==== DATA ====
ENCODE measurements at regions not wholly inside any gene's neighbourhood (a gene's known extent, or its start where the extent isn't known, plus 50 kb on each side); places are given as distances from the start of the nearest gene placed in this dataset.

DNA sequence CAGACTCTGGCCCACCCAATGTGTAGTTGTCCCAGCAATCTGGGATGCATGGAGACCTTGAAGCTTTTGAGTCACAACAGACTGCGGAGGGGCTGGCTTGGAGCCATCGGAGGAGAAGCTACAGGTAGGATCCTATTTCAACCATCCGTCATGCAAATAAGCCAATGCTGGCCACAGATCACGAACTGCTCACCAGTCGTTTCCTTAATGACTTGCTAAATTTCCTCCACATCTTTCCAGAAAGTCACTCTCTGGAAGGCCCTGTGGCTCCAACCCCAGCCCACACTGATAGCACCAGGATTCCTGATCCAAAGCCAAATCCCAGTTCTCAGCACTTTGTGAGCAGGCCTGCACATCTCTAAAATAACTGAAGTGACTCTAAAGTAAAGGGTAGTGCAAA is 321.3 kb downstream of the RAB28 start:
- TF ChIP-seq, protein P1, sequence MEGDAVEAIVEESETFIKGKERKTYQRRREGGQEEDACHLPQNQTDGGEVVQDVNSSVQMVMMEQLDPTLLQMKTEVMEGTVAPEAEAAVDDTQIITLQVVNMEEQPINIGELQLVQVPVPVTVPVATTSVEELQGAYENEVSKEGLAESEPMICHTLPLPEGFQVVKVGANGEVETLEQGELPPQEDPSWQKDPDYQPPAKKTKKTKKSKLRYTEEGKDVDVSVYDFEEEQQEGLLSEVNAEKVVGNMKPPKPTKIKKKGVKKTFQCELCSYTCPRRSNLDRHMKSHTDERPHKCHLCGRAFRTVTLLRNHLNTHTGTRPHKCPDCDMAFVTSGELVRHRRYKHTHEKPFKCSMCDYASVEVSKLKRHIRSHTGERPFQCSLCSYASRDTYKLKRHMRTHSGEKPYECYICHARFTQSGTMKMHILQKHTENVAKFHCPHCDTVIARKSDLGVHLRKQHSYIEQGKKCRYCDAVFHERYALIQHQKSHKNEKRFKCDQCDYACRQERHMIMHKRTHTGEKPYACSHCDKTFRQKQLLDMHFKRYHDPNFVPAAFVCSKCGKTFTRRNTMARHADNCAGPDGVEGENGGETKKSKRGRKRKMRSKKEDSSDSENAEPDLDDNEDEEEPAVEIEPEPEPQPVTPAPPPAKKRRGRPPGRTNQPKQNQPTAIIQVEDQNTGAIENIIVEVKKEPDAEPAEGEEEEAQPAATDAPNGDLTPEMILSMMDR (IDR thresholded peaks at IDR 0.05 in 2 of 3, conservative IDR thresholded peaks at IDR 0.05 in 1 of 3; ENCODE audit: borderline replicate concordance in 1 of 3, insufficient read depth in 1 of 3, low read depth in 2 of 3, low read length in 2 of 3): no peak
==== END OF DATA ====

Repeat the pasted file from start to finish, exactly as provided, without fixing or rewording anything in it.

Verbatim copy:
ENCODE measurements at regions not wholly inside any gene's neighbourhood (a gene's known extent, or its start where the extent isn't known, plus 50 kb on each side); places are given as distances from the start of the nearest gene placed in this dataset.

DNA sequence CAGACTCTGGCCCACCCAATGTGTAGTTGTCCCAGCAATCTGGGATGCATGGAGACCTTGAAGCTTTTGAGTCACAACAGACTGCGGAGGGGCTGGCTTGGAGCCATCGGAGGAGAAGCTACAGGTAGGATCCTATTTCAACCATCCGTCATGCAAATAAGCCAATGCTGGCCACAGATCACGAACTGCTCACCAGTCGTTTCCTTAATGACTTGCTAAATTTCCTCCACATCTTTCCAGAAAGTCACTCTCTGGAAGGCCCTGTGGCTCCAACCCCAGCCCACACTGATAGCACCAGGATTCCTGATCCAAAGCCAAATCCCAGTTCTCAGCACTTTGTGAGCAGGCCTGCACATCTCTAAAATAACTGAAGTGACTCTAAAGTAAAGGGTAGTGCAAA is 321.3 kb downstream of the RAB28 start:
- TF ChIP-seq, protein P1, sequence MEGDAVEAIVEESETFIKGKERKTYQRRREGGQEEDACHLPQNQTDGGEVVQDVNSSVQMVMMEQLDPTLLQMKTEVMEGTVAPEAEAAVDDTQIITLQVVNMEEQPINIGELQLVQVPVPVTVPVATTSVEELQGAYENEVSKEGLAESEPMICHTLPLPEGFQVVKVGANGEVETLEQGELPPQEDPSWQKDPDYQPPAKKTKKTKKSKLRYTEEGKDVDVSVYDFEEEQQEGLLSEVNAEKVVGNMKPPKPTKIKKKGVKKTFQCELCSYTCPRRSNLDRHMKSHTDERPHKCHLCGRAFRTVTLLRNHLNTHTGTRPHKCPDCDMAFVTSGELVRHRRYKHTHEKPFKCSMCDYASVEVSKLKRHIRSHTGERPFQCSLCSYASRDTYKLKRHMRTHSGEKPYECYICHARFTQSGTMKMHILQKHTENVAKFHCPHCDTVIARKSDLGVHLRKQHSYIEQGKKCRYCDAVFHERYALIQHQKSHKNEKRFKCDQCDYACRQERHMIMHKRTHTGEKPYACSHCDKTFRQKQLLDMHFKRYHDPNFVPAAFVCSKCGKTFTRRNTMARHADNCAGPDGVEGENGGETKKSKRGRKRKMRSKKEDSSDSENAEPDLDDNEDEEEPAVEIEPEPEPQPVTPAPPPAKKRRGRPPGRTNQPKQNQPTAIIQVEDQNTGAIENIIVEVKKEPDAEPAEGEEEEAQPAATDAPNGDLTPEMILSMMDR (IDR thresholded peaks at IDR 0.05 in 2 of 3, conservative IDR thresholded peaks at IDR 0.05 in 1 of 3; ENCODE audit: borderline replicate concordance in 1 of 3, insufficient read depth in 1 of 3, low read depth in 2 of 3, low read length in 2 of 3): no peak